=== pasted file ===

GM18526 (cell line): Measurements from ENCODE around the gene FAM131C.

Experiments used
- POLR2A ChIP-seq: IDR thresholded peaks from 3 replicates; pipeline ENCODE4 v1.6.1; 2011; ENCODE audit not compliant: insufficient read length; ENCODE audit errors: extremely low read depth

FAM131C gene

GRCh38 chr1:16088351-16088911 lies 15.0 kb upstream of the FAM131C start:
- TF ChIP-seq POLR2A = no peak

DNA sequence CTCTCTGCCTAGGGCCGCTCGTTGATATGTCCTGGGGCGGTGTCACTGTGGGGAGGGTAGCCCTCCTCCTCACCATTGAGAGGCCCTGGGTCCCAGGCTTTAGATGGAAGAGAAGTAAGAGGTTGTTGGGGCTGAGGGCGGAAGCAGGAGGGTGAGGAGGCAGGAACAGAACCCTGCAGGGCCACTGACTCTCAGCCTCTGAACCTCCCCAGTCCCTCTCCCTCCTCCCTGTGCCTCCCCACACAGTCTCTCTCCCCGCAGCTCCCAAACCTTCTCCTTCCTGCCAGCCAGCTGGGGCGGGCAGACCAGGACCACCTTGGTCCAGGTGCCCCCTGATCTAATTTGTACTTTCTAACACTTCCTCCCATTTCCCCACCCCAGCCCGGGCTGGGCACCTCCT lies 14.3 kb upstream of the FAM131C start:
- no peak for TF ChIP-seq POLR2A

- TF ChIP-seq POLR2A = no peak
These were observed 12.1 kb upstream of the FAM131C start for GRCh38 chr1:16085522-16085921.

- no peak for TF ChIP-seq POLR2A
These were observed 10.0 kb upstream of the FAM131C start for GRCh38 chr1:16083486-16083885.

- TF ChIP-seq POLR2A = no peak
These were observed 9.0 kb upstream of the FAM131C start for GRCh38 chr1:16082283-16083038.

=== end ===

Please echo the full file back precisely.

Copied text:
GM18526 (cell line): Measurements from ENCODE around the gene FAM131C.

Experiments used
- POLR2A ChIP-seq: IDR thresholded peaks from 3 replicates; pipeline ENCODE4 v1.6.1; 2011; ENCODE audit not compliant: insufficient read length; ENCODE audit errors: extremely low read depth

FAM131C gene

GRCh38 chr1:16088351-16088911 lies 15.0 kb upstream of the FAM131C start:
- TF ChIP-seq POLR2A = no peak

DNA sequence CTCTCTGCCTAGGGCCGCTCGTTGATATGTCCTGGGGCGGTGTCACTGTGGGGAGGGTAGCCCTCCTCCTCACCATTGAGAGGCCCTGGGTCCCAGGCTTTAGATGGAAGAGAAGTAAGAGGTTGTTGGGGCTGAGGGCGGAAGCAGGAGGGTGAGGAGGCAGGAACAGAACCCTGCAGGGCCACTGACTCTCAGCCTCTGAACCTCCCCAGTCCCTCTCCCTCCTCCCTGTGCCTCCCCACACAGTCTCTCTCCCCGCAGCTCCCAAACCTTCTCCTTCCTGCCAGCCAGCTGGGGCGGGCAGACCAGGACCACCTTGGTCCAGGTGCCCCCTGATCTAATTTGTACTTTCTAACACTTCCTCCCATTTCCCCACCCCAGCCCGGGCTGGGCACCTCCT lies 14.3 kb upstream of the FAM131C start:
- no peak for TF ChIP-seq POLR2A

- TF ChIP-seq POLR2A = no peak
These were observed 12.1 kb upstream of the FAM131C start for GRCh38 chr1:16085522-16085921.

- no peak for TF ChIP-seq POLR2A
These were observed 10.0 kb upstream of the FAM131C start for GRCh38 chr1:16083486-16083885.

- TF ChIP-seq POLR2A = no peak
These were observed 9.0 kb upstream of the FAM131C start for GRCh38 chr1:16082283-16083038.